Federal agencies are bracing for across-the-board spending cuts known as the sequester that could go into place on Friday if Congress doesn't agree on an alternative. While some agencies discuss how to absorb the cuts without resorting to furloughs, one agency is expressing concern with how it will deal with an overload of furlough appeals. Tom Shoop, Editor-in-Chief at Government Executive spoke with Morning Edition host Matt Bush to talk about this tricky situation.
On what agencies could resort to furloughs: "A whole range of agencies could resort to furloughs. The largest is the Defense Department, which has already said that more than 700,000 employees could be subject to furlough. Across the domestic side of government, there were many, many agencies that would be affected, several of which have already said they would have furloughs of up to 14 days."
On which agencies have ruled out furloughs: "The Small Business Administration, the Government Accountability Office have said they won't need them. There are other agencies that would not be nearly as affected, because they are mostly funded by user fees rather than appropriations. Those include agencies like the Postal Service and the Consumer Financial Protection Bureau."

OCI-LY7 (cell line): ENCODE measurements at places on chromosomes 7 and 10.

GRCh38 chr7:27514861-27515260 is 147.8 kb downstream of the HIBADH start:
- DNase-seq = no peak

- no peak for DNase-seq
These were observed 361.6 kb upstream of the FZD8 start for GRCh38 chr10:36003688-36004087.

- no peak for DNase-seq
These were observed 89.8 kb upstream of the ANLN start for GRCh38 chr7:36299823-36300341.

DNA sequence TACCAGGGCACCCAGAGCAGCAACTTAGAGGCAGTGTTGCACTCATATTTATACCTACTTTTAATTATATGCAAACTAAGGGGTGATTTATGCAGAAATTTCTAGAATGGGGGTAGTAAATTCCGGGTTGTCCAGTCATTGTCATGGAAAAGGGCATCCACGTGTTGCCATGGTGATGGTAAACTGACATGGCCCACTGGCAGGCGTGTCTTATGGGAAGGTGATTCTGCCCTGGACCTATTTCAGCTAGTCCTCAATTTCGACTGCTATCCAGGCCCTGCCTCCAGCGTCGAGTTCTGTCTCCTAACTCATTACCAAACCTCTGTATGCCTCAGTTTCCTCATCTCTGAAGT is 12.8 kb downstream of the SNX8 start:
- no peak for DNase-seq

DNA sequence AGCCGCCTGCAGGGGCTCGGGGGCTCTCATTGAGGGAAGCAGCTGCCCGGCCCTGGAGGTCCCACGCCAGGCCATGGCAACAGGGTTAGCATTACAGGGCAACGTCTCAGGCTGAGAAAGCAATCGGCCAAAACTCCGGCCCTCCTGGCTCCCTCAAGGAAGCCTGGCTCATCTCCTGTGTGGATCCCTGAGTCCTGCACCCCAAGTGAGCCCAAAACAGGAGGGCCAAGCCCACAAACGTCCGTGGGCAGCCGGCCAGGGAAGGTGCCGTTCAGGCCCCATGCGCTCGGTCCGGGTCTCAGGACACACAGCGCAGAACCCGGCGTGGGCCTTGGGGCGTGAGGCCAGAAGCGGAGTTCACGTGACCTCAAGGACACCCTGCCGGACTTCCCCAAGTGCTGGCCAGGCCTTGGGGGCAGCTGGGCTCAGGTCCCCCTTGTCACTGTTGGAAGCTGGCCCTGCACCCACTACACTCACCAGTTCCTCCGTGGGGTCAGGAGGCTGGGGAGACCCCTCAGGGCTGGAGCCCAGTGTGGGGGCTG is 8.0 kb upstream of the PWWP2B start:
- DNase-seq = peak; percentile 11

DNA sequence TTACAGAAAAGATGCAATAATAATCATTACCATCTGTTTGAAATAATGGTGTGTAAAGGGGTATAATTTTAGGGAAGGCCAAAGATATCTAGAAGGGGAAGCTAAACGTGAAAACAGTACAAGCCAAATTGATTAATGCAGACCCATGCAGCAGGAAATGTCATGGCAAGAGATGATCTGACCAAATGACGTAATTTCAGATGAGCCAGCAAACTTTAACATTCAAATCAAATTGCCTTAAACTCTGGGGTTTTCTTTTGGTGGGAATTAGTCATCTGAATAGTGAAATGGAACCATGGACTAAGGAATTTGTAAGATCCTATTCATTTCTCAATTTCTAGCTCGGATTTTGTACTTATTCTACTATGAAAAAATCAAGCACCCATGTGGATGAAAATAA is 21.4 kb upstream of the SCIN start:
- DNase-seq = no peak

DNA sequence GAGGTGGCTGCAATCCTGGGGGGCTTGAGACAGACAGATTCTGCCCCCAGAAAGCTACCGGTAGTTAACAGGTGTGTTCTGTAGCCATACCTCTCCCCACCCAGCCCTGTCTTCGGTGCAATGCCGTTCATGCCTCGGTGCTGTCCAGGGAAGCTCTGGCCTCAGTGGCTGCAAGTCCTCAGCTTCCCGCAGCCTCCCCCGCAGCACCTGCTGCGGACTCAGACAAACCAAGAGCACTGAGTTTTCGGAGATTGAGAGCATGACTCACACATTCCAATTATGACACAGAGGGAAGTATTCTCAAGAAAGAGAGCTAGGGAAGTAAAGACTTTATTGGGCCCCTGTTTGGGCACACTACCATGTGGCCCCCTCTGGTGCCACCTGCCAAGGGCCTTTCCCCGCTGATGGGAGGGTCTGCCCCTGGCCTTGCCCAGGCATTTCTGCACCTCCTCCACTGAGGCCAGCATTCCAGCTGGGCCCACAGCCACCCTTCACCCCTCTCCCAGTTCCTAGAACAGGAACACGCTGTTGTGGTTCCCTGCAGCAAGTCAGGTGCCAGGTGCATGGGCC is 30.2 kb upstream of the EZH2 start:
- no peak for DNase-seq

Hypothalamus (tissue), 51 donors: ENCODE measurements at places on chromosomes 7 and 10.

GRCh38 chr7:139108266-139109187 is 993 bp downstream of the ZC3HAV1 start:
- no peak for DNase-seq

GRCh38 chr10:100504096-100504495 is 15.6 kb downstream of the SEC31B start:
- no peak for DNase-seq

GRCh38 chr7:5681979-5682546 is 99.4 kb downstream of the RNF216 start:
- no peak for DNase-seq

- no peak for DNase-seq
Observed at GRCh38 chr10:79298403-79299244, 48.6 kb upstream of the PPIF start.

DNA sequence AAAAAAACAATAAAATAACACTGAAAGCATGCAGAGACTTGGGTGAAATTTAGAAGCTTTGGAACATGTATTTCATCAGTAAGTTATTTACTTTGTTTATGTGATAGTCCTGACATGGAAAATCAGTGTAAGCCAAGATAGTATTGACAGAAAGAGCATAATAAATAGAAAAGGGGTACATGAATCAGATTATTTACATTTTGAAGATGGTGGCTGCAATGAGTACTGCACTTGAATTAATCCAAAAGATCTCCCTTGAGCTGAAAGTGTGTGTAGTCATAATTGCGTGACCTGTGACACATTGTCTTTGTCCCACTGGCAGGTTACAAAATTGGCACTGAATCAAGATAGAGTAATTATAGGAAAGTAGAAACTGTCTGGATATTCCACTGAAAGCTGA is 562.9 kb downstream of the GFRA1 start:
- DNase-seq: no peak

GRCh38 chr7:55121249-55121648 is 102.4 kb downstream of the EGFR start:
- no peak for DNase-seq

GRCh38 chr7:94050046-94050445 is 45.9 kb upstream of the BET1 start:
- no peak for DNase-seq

On whether the government could deal with furlough appeals: "That's going to be a real trick. Those appeals would go to the Merit Systems Protection Board, and every employee who is subject to furlough can appeal that furlough decision... It's unclear now how many there might be, it depends how many employees are affected. But MSPB itself would be subject to furlough, so it would have less capacity than normal to deal with appeals as well."
On how Sen. Tom Coburn's (R-OK) call for hiring freezes to avoid furloughs would work: "Agencies have some flexibility in terms of how they implement cuts in personnel costs. So in some, they have already said by doing a hiring freeze or slowing down on new hires, that they would be able to absorb the new cuts without resorting to furloughs. That's what Sen. Coburn is saying, that they should be more widespread. That may not work out in all instances, however, because some agencies have so much of their costs tied up in personnel that they would almost have to resort to furloughs."
On whether widespread furloughs are inevitable, as the White House has claimed: "If it does go into effect for an extended period of time, the furloughs will in all likelihood be fairly widespread. If it's more limited, the effects could be much less. For instance, if this only goes into effect for a month while they work toward a broader budget deal, there's a 30-day period in which agencies have to negotiate with labor unions over implementing furloughs and give warnings to employees, so it wouldn't be until April at some point when furloughs would kick in."